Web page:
A new CBS/New York Times survey suggests that Democratic nominee Tom Wolf’s lead may not be as strong as previously thought.
According to the online scientific poll, Wolf holds a 42% to 33% lead over Gov. Corbett. When you include respondents who lean towards a candidate, however, Wolf’s lead expands to a 52% to 38% margin. (You can read an explanation of online scientific polls here).
In reality, the results are a tale of two polls. In one Wolf holds a sizable advantage, while in the other Governor Corbett’s comeback hopes seem suddenly legitimate. This depends heavily on the “leaners” and whether they will show up to vote come election day.
For example, based on firm responses among male voters Corbett leads his Democratic challenger 41% to 39%. When you include the leaners, though, the candidates are tied with men at 46%.
The portion of Wolf supporters that are merely “leaning” towards him is particularly high among young (22%), female (13%) and Hispanic (35%) voters. The problem for the Democratic nominee is that among those portions of citizens who tend not to vote during off-year elections are young, female and Hispanic voters.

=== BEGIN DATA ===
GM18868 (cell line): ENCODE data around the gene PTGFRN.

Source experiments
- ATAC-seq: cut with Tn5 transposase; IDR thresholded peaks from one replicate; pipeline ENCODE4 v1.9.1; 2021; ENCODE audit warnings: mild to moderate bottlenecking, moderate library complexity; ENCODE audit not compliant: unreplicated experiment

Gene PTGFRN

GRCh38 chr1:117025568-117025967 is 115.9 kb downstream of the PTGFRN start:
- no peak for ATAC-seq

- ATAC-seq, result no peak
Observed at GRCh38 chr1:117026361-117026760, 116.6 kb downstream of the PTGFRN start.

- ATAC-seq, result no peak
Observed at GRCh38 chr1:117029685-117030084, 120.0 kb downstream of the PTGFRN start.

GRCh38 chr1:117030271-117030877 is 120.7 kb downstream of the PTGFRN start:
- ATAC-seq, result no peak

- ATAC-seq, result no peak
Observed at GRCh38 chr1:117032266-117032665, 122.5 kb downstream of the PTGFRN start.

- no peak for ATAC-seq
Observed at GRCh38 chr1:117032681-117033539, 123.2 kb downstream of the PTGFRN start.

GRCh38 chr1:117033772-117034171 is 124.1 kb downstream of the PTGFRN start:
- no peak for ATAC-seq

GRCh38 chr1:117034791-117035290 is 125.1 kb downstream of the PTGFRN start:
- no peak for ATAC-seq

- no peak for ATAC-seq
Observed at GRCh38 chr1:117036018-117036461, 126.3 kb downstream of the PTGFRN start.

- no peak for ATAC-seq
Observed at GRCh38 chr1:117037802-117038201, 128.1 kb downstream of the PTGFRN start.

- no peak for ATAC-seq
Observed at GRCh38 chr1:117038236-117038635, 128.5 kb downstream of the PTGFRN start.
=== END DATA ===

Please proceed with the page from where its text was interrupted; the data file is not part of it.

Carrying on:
Make no mistake, Wolf is still in the driver’s seat in this race. If you include leaners, he leads every age group as well as black, Hispanic, female, Democratic, Independent, liberal and moderate voters. Furthermore, he’s tied with Corbett among males and white voters and only trails the Governor among conservatives.
The key issue is whether Wolf’s support is soft. If so, then the incumbent may be able to chip away at Wolf’s lead through a massive negative TV ad campaign (as Gov. Corbett is currently doing).
To win the Governor’s seat, the Democratic front-runner must solidify his support and not rest on the laurels of his lead, for it may shrink significantly (and perhaps even completely) if he’s not careful.